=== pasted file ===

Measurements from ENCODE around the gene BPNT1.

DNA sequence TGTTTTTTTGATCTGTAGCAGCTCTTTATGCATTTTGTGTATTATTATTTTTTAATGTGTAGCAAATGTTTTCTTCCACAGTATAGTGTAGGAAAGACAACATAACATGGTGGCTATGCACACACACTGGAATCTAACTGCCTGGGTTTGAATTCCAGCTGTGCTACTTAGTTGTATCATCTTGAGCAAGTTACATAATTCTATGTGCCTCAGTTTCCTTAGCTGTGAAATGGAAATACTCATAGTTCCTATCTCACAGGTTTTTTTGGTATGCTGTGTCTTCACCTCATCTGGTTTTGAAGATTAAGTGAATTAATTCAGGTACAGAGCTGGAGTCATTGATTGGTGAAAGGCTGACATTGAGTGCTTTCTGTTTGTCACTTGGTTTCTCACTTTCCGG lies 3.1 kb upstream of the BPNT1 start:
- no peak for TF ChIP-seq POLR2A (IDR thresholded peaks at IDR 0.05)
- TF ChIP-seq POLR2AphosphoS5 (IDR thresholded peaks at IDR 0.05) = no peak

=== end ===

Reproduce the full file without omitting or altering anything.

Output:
Measurements from ENCODE around the gene BPNT1.

DNA sequence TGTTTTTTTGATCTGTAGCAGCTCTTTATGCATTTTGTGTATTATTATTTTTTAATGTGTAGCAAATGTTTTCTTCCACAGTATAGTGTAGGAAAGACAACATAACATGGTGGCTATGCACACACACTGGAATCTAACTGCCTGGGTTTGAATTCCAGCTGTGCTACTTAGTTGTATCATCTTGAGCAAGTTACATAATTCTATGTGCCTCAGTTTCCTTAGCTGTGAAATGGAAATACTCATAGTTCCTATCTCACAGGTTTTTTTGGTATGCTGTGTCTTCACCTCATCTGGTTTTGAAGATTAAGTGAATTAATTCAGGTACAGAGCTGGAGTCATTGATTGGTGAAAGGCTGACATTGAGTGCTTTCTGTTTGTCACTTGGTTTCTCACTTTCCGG lies 3.1 kb upstream of the BPNT1 start:
- no peak for TF ChIP-seq POLR2A (IDR thresholded peaks at IDR 0.05)
- TF ChIP-seq POLR2AphosphoS5 (IDR thresholded peaks at IDR 0.05) = no peak